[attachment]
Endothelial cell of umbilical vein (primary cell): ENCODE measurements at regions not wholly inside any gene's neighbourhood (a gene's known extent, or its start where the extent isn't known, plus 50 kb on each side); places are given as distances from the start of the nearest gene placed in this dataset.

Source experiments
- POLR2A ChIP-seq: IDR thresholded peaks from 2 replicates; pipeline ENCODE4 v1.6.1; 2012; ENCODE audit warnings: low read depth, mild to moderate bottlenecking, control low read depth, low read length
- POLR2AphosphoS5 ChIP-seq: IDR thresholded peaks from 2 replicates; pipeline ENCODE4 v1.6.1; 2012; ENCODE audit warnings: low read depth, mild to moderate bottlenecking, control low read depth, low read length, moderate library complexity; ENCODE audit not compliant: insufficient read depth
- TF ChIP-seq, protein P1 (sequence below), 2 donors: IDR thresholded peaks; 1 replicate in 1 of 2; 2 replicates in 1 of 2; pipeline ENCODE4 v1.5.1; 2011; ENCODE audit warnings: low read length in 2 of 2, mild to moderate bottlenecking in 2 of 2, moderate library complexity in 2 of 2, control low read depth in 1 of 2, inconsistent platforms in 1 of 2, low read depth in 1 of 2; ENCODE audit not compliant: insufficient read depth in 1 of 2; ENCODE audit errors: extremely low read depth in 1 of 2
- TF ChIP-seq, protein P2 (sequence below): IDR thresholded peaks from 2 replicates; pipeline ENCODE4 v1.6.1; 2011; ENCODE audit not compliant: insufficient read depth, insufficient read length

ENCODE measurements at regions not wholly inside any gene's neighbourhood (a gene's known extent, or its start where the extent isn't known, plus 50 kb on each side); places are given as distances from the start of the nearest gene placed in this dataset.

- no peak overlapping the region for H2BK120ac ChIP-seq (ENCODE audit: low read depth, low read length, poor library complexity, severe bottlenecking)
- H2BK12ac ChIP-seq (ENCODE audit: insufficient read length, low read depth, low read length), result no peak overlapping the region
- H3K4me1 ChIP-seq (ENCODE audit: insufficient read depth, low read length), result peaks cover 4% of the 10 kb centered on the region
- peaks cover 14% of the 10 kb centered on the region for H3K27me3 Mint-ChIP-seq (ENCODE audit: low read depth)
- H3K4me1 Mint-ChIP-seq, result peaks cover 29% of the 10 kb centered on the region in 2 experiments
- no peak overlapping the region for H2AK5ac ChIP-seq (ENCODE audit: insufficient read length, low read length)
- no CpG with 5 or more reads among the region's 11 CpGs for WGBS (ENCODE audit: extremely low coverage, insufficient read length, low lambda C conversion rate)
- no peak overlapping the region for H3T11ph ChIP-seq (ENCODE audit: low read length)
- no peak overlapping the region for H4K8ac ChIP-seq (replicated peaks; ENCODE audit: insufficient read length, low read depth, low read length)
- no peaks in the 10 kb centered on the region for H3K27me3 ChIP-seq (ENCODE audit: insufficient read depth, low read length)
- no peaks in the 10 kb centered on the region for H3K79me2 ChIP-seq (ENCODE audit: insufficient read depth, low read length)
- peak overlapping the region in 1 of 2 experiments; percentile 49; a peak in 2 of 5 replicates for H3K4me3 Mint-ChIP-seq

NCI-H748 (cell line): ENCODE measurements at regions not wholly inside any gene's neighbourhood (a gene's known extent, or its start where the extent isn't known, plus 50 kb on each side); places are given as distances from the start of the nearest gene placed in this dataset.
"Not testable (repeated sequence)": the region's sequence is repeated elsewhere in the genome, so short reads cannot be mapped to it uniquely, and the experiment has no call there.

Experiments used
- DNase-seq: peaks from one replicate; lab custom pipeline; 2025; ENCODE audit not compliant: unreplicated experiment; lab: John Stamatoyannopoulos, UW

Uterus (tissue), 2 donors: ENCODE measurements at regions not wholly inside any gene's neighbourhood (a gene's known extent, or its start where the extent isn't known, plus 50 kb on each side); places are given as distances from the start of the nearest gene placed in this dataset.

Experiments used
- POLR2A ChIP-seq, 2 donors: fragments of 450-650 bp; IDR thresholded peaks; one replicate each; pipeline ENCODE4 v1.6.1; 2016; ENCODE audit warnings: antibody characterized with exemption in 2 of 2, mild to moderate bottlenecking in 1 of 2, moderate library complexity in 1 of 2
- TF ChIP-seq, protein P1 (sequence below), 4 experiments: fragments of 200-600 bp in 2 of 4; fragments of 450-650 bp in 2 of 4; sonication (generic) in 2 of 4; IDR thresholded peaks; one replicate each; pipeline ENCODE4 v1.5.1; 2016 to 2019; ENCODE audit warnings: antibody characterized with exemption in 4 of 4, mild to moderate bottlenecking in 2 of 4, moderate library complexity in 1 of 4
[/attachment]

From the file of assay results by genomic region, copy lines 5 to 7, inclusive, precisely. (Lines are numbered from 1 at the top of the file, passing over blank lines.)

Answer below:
- TF ChIP-seq, protein P1 (sequence below), 2 donors: IDR thresholded peaks; 1 replicate in 1 of 2; 2 replicates in 1 of 2; pipeline ENCODE4 v1.5.1; 2011; ENCODE audit warnings: low read length in 2 of 2, mild to moderate bottlenecking in 2 of 2, moderate library complexity in 2 of 2, control low read depth in 1 of 2, inconsistent platforms in 1 of 2, low read depth in 1 of 2; ENCODE audit not compliant: insufficient read depth in 1 of 2; ENCODE audit errors: extremely low read depth in 1 of 2
- TF ChIP-seq, protein P2 (sequence below): IDR thresholded peaks from 2 replicates; pipeline ENCODE4 v1.6.1; 2011; ENCODE audit not compliant: insufficient read depth, insufficient read length

ENCODE measurements at regions not wholly inside any gene's neighbourhood (a gene's known extent, or its start where the extent isn't known, plus 50 kb on each side); places are given as distances from the start of the nearest gene placed in this dataset.